Phishing emails are nothing new, but the catch and release of employees who fall for the scam is. So, should someone be out a job for an errant inbox click? While some companies have taken this “take no prisoners” approach, security experts say the morale cost might just be too high.
Still, the number of people to click on a corrupt email and lose their jobs is up. In fact, according to the 2018 Proofpoint Email Fraud Survey, 1 in 4 phishing attacks worldwide led to someone getting fired. And, in some cases, employees are being fired for failing phishing tests- not even actual attacks!
John LaCour, the founder and CTO of PhishLabs, a firm that helps companies educate and test employees on how not to fall for phishing scams, recently told security blogger, Brian Krebs that rather than teaching people new things, the approach of testing and punishing employees was demoralizing.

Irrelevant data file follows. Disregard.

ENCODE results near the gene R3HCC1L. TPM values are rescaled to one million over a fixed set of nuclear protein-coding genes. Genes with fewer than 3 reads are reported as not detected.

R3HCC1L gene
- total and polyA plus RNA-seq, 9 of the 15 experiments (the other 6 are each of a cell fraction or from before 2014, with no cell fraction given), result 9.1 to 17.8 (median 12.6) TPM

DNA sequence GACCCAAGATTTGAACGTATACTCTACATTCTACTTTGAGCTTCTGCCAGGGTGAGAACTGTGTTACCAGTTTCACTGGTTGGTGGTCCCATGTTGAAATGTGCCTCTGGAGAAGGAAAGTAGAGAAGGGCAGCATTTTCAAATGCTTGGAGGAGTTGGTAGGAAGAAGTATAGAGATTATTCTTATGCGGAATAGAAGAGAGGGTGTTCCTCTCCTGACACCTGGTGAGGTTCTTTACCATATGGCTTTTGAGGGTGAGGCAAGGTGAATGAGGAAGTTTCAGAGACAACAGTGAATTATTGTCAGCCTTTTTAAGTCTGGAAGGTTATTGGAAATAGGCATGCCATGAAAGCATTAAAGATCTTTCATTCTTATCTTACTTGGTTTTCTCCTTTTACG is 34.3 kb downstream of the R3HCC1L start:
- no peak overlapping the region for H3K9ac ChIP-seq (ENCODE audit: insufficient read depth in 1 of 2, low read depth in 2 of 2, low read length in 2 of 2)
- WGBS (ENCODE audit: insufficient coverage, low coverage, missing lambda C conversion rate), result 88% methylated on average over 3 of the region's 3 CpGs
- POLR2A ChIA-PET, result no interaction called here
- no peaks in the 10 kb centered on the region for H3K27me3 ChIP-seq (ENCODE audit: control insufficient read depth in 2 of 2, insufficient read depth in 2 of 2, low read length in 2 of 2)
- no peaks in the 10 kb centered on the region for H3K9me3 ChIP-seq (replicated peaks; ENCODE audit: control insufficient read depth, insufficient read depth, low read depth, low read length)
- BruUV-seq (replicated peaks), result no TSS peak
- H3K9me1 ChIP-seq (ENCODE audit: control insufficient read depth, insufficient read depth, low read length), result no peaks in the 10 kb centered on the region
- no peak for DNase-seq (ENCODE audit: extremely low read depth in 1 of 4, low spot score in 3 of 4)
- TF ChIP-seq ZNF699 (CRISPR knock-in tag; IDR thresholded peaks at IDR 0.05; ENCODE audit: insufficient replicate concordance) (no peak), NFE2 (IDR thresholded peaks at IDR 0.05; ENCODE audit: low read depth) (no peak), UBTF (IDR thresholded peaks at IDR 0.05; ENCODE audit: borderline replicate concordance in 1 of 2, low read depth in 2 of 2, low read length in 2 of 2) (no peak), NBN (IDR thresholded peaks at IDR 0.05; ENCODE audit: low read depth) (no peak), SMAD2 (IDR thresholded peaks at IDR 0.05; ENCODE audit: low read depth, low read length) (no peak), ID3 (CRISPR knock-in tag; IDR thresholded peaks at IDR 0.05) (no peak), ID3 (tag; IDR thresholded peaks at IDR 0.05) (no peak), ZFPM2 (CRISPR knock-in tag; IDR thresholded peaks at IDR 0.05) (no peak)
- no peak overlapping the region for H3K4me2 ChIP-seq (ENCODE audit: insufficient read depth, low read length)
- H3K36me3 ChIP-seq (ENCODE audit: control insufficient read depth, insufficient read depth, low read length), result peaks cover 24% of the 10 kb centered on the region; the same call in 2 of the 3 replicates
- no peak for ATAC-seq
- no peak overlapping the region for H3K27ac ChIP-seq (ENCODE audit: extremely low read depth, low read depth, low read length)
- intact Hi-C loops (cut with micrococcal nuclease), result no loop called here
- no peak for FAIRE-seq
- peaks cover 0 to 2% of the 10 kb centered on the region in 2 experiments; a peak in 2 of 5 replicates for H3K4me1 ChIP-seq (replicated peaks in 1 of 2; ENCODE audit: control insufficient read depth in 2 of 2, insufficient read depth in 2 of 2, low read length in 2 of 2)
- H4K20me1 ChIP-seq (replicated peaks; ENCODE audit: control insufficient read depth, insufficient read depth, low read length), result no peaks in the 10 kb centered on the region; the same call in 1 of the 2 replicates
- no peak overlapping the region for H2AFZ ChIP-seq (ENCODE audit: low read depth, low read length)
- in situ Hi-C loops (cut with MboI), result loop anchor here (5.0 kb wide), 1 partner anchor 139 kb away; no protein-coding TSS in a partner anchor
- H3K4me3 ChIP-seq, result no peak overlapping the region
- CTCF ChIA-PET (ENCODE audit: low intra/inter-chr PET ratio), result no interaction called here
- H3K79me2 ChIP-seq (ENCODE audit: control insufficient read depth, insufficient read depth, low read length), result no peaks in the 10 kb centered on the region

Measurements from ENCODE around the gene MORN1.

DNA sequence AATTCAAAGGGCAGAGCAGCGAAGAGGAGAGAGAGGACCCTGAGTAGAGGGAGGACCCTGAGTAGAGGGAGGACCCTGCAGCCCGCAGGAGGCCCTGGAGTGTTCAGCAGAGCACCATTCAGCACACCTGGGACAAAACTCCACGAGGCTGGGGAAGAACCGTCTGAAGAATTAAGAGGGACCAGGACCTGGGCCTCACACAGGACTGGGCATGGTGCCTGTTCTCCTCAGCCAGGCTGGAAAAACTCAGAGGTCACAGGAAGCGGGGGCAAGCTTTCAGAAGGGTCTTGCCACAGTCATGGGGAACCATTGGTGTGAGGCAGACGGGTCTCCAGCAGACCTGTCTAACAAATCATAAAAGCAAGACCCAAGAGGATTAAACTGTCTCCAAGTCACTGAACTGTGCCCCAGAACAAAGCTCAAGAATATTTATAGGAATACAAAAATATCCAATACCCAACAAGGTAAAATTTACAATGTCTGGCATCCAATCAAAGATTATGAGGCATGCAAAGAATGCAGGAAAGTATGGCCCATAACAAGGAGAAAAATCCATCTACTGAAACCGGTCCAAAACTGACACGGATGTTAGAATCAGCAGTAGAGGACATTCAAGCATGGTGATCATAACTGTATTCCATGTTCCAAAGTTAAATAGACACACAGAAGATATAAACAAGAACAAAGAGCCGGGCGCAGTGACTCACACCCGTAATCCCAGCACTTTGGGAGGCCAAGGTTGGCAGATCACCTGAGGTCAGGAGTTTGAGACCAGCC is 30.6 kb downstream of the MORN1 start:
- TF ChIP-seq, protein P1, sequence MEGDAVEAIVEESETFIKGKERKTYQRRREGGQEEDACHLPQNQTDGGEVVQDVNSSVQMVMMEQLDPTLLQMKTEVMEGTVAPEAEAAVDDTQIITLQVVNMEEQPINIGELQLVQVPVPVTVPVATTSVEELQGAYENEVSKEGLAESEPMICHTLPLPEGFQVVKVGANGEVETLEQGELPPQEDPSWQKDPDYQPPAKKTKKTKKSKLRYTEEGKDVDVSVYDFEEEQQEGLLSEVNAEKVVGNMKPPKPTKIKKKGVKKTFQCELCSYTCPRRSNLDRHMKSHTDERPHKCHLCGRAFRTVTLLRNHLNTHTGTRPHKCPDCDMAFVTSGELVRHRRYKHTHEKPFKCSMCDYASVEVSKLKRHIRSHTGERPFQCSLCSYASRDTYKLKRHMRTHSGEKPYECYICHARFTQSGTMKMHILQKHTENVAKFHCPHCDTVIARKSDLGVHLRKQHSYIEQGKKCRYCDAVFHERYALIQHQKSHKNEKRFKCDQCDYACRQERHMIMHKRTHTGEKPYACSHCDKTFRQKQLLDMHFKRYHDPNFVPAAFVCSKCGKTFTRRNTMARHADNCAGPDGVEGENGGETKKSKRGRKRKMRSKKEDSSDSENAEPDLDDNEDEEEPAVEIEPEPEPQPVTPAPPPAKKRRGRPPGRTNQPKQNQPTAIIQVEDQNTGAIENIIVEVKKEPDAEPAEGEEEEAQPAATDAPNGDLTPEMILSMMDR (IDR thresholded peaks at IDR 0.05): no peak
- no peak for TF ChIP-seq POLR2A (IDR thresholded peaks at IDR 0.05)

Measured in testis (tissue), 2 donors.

“It really demotivates people, and it doesn’t really teach them anything about how to be more diligent about phishing attacks,” LaCour stated. “Each phishing simulation program needs to be accompanied by a robust training program, where you teach employees what to do when they see something phishy. Otherwise, it just creates resentment among employees.”
Part of the problem with punishing an individual is that the situation is often the result of something more systemic, like open access to staff and member directories. Such directories have become a common attack vector for phishing schemes, according to Tim Ebner, senior editor of Associations Now.
“These are obviously big problems, and employees should have awareness of what makes a phishing email and what doesn’t,” Ebner advises.
Most security experts who spoke with Krebs agree that, while there may be room for consequences for an employee clicking an errant link—say, additional training requirements—straight-out firing should be off the table.